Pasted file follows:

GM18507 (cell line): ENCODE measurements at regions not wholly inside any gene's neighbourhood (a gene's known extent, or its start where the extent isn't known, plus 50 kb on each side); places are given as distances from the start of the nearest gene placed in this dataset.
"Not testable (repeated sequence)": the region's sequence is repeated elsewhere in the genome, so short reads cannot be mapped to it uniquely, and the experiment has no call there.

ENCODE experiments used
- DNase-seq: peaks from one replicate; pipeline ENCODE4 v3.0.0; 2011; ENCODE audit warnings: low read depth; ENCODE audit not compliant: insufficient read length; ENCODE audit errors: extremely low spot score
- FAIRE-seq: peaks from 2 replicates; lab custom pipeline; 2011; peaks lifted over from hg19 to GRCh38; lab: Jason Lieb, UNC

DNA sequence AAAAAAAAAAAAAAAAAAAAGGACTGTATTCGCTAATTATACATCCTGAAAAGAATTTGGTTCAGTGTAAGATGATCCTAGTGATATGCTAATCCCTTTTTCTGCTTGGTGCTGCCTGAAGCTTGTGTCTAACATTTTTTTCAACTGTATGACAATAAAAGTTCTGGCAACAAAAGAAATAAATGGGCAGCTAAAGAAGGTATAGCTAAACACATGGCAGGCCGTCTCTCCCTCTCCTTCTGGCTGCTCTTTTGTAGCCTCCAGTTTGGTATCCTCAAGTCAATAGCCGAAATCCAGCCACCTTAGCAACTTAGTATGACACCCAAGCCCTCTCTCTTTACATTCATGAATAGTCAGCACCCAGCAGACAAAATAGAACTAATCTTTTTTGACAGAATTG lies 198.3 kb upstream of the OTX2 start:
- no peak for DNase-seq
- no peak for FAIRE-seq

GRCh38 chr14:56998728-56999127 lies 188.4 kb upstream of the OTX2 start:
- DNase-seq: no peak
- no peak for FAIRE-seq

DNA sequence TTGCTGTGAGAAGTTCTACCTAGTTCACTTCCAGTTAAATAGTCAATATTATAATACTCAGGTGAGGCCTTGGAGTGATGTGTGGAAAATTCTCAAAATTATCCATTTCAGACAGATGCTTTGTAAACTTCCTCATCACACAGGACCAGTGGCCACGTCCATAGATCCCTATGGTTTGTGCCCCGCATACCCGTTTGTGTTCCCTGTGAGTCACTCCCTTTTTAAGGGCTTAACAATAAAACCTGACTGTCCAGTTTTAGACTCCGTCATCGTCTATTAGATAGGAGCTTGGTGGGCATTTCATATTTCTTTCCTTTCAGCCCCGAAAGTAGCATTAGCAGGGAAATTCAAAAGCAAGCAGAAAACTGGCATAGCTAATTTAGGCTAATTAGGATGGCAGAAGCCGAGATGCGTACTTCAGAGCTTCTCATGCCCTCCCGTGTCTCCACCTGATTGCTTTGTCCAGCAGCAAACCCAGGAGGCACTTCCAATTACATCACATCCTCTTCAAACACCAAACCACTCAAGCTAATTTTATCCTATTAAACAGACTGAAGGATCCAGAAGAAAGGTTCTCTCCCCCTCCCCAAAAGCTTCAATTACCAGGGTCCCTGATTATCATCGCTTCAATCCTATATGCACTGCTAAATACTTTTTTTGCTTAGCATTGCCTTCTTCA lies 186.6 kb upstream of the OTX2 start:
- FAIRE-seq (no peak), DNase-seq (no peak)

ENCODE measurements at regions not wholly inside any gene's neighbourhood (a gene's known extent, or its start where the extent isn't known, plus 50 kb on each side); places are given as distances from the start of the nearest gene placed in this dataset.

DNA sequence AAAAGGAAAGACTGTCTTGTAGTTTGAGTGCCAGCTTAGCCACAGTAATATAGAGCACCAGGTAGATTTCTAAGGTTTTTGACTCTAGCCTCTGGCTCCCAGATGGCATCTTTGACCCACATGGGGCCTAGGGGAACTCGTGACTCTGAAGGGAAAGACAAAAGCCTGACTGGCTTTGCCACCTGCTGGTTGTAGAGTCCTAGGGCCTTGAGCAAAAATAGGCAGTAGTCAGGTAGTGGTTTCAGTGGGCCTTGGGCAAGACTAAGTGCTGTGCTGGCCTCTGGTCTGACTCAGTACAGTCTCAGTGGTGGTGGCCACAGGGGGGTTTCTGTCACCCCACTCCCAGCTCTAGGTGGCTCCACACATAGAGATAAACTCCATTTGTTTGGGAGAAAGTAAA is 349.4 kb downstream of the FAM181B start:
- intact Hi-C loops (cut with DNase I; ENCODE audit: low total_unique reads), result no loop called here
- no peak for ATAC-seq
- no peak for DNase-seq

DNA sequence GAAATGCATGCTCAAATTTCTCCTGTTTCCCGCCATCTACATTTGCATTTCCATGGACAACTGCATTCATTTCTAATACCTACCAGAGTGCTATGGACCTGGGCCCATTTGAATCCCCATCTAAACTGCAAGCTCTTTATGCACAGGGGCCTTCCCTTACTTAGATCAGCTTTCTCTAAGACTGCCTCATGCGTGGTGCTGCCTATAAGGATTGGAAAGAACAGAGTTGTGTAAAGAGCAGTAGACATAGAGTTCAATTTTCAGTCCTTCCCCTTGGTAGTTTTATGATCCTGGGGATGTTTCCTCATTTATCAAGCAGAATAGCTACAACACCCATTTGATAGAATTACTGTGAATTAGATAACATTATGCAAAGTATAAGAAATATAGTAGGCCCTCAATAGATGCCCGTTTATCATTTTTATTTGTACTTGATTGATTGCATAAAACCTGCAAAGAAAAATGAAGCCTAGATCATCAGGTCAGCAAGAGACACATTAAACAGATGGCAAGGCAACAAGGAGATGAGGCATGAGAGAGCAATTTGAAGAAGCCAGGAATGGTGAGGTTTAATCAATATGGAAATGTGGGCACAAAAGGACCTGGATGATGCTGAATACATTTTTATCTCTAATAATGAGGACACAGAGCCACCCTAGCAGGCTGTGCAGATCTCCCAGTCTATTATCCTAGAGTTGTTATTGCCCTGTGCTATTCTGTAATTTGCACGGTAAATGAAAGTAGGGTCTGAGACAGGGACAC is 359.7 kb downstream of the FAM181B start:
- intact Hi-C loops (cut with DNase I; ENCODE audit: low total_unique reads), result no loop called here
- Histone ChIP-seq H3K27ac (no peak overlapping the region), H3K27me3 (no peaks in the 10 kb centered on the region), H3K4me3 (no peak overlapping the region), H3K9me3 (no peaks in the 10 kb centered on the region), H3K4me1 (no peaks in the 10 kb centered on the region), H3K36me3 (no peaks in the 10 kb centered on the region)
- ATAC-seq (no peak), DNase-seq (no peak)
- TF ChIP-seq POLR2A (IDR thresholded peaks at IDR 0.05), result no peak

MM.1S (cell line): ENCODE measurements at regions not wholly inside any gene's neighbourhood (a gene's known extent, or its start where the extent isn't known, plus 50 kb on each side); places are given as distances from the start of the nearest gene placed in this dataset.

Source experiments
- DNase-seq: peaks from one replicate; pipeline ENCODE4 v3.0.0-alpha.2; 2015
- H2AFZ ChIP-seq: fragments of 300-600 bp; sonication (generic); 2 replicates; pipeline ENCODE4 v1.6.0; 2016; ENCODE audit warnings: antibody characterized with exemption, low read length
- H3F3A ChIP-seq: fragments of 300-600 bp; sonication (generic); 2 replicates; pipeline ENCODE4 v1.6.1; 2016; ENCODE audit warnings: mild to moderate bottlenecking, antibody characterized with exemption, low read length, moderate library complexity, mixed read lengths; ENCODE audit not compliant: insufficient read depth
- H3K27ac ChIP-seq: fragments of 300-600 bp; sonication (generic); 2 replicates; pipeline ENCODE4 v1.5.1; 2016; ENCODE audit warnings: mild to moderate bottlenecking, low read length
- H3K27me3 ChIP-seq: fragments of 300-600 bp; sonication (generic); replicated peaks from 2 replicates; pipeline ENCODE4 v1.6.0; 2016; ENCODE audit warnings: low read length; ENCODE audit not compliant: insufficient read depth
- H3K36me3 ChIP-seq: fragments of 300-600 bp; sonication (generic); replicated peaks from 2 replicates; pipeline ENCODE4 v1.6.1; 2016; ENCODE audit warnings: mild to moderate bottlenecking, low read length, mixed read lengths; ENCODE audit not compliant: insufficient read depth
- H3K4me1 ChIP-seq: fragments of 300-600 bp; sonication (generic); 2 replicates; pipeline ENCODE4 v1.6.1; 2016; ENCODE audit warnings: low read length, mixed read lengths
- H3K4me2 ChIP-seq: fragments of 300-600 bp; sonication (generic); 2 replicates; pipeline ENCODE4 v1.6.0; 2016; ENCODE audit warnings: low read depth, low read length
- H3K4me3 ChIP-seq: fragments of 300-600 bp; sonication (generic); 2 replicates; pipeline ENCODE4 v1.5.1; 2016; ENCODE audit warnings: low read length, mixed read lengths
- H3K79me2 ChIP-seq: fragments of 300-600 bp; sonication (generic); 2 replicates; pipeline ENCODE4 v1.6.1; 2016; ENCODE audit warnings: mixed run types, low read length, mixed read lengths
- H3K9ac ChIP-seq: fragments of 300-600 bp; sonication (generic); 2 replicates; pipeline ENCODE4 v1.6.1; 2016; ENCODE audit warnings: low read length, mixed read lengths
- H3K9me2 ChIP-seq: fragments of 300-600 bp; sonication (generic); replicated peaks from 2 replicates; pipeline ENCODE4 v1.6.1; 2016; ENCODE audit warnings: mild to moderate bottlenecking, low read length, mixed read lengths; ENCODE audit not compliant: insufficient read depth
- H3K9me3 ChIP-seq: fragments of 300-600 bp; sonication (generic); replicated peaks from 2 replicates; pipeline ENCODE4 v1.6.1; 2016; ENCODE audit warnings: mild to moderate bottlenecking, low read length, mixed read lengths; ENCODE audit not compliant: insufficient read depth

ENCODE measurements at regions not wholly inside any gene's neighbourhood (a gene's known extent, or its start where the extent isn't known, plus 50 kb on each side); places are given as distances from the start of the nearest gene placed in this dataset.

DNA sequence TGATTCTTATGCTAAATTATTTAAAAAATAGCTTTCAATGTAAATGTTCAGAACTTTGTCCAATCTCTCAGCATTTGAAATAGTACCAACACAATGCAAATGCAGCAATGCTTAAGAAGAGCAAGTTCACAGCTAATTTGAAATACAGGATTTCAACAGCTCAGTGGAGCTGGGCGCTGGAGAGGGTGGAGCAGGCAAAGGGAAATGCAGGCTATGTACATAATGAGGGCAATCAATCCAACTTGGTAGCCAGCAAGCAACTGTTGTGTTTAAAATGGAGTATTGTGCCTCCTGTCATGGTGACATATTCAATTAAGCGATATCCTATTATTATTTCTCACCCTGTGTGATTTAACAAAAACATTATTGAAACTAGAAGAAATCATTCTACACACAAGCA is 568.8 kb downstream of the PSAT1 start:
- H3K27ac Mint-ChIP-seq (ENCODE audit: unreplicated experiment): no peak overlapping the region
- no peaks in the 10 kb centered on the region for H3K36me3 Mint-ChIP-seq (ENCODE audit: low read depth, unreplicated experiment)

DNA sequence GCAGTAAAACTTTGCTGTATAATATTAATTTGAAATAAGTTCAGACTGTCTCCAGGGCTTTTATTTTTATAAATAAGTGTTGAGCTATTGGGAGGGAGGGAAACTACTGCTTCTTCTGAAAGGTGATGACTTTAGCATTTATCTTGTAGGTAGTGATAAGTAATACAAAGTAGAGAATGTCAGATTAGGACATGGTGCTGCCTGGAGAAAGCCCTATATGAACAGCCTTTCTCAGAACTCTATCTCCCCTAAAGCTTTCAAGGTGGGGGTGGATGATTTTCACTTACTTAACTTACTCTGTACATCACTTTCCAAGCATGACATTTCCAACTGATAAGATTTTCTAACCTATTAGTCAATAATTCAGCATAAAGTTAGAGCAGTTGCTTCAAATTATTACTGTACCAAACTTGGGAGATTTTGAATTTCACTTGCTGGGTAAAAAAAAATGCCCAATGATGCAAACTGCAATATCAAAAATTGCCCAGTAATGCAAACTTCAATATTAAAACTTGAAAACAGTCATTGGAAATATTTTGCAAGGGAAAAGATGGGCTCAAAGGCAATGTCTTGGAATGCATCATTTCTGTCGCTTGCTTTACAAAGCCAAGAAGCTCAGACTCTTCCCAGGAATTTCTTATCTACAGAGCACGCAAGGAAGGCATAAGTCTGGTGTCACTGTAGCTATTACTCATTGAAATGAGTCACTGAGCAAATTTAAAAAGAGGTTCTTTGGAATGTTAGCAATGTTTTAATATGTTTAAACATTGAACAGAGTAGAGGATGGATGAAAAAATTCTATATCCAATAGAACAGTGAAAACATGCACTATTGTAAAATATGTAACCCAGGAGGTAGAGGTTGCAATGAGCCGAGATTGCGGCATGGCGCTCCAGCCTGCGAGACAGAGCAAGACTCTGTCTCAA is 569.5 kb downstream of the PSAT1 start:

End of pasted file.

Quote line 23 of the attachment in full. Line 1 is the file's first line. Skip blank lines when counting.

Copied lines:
- TF ChIP-seq POLR2A (IDR thresholded peaks at IDR 0.05), result no peak